-       Late data handling: data never arrive perfectly on time, due to the variety of different sources; how to deal with this?
-       Replication, retention of data: there are generally different replication policies for the different data sets, i.e. raw data vs. cleansed data vs. production data.
-       Compliance for auditing

These typically complicate the simple data pipeline. These requirements cannot be simply translated into a simple one-size-fits-all template; there needs to be some higher-level tool to answer these questions. (Of note, Cloudera Navigator handles most of these requirements except late-data handling).

Falcon automatically generates Oozie workflows to answer these requirements, based on higher-level XML workflows. This dramatically simplifies the process of answering these requirements.


Falcon poses the concepts of:

-       A Cluster, which represents the interfaces to the JT, NN.
-       A Feed which is the data itself
-       A Process, which consume or produce feeds.

So essentially the user needs to define his/her entities via these concepts in XML, then manipulate them to create modular, reusable pipelines of data.
The higher-order XML tags in Falcon currently cover OOTB policies like replication, retention, late data handling configuration. However they are also extensible, like allowing solutions for encrypting, or general external transformations. Also it allows engines other than the OOTB ones, like Spring batch instead of Oozie, or Cascading instead of Hive/Pig.


Monitoring of the data pipeline can be run as a combination of Falcon and Ambari. Ambari’s UI lets you supervise the infrastructure, but also the Falcon alerts for pipeline starts/end or error, pipeline run history, and scheduling.

Tracing: Lineage, Tagging, Search, Auditing

Tracing in Falcon allows you to visualize the different Falcon components (feeds, etc) of the pipeline linked together. This addresses the case when you want to make some changes to a certain step and need to see an overview of these steps visually; in Falcon this is called Lineage information, represented visually, and stored internally in GraphDb. This answers the impact analysis requirement.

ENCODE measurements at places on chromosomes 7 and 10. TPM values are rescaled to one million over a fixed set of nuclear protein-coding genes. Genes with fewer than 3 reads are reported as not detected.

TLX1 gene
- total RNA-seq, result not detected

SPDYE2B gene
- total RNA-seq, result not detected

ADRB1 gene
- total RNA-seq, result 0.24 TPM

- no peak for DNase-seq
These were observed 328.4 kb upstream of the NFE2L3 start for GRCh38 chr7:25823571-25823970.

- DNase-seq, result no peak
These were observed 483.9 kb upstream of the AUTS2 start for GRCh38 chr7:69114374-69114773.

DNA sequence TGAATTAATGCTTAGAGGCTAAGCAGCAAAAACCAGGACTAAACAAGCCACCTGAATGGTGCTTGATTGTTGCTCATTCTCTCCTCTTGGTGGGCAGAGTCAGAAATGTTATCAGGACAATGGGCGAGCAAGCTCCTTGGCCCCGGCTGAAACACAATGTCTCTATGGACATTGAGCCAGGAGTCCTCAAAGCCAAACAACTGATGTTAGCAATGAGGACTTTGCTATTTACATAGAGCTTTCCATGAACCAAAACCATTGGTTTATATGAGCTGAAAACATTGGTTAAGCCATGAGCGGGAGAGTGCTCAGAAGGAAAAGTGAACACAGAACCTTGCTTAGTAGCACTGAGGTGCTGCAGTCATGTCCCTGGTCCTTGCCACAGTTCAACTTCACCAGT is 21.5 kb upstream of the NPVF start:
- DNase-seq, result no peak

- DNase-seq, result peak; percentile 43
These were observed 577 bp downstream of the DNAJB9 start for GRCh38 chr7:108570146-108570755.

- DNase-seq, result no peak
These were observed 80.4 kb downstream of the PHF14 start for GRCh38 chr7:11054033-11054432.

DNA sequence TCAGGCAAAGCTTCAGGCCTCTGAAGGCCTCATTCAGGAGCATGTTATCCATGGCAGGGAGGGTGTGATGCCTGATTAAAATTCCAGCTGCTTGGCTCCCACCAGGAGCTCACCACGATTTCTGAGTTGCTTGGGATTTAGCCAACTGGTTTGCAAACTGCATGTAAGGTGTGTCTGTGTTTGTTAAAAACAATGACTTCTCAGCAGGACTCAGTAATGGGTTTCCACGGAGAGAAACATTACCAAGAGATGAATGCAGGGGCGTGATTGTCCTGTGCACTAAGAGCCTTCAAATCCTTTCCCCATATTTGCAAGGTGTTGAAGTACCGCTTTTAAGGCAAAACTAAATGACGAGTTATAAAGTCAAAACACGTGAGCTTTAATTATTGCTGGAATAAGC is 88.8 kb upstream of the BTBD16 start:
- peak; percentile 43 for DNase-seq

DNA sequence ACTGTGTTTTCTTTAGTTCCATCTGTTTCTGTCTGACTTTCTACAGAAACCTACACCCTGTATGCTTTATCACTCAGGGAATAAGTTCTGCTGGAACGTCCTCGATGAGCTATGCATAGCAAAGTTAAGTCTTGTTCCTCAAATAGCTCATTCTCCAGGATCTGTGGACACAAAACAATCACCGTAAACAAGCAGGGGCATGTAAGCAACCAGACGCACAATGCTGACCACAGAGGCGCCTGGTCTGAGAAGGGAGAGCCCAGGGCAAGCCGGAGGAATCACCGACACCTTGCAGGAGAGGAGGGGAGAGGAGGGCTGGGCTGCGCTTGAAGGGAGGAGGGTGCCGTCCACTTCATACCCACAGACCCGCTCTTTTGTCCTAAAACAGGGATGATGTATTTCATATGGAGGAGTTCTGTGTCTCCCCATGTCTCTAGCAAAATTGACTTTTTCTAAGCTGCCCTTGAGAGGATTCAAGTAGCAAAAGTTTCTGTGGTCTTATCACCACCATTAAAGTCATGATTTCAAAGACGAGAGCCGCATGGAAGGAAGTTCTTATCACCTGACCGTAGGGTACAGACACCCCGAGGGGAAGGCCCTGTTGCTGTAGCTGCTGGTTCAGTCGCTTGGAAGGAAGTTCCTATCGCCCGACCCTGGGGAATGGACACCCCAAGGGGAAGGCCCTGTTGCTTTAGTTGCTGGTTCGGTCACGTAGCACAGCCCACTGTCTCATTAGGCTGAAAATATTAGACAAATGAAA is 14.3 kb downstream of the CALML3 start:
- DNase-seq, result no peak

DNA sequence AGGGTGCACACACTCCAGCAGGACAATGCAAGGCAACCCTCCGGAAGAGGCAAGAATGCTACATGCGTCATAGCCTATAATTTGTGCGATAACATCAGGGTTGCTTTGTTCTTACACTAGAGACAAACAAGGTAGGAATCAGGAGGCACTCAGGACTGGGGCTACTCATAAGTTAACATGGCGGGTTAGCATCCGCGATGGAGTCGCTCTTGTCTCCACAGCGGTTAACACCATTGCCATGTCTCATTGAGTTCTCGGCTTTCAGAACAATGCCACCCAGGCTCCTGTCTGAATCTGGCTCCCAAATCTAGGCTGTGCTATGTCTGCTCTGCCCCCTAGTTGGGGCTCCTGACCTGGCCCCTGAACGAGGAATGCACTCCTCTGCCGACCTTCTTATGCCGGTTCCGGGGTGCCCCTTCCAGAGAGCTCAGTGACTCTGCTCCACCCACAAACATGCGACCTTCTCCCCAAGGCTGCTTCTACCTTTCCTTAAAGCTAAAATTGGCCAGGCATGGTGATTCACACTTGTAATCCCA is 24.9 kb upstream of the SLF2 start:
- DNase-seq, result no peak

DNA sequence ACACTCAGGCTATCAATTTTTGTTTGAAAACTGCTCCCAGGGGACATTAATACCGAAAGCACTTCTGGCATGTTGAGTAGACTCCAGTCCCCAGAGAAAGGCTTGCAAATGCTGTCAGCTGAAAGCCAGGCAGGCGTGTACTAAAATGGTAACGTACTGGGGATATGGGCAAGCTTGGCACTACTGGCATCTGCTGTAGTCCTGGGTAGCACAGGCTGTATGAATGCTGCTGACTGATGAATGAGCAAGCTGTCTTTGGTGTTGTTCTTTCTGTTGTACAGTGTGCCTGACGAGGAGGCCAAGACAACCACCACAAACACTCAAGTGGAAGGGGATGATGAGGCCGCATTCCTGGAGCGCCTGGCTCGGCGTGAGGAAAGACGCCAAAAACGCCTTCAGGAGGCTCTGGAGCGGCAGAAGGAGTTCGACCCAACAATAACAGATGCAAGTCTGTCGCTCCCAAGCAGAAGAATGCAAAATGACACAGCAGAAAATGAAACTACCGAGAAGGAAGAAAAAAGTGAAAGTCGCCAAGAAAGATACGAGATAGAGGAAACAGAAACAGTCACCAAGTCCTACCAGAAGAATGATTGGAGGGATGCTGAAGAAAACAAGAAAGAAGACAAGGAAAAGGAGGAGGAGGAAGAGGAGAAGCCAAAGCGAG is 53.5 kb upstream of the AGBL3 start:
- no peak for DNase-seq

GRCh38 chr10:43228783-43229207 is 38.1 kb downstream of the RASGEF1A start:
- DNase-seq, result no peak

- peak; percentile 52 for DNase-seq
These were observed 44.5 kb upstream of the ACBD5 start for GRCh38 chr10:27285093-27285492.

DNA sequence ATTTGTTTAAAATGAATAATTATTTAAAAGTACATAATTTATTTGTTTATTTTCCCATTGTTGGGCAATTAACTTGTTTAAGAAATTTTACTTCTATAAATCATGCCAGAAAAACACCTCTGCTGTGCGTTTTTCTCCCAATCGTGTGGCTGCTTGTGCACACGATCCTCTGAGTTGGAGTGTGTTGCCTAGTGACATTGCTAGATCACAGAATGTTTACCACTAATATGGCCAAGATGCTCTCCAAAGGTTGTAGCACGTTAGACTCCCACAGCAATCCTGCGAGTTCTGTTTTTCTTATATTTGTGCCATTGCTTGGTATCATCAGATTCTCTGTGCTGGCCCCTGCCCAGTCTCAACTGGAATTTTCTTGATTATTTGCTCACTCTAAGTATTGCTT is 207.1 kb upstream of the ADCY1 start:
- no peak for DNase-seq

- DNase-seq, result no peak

Tagging provides a key/value pair to feeds and processes. I.e.: Owner = X. Data source=DW. This is widely used to show ownership, business value, and the external source system or the destination.
This also allows you to perform search, for example to retrieve all of the feeds that are tagged “secure” and are owned by X.

Auditing simply refers to logging all changes to the pipeline, i.e. the action taken along with the user who took it.

Falcon user flow

In a nutshell, the process and user flow to work in Falcon goes:

1/ Define your pipeline definition; feeds, processes, etc. Define the pipelines and flows in XML.
2/ Submit these pipelines from the Falcon CLI. The Falcon server validates the specifications given.
3/ Launch and schedule; the Oozie workflows are generated
5/ Manage the workflow: at this point the user can check, suspend, resume the pipelines for updates.


The Falcon server is essentially a centralized orchestration framework. It saves the XML definitions and handle JMS notification mechanisms (via Active MQ) to subscribe and get notifications about the pipeline. Ambari manages all this.

Closing thoughts on Falcon

Apache Falcon (and on the Cloudera side, Navigator) aims to answer the requirements of data governance mandated by data stewards. The higher-level definition and language of Falcon in regard to its entities (processes, feed) is a step in the right direction. In practice, Falcon is still relatively immature at this point (Nov, 2014) regarding lineage (very limited UI, REST API hard to use), JMS notifications limited to completed events only, late-data handling API too coarse, and no Sqoop support, but I believe these limitations are only temporary.

1 comment:

  1. Thanks for sharing the information that i was searching in Internet for a long time. This will be very helpful to my hadoop training chennai program.


Note: Only a member of this blog may post a comment.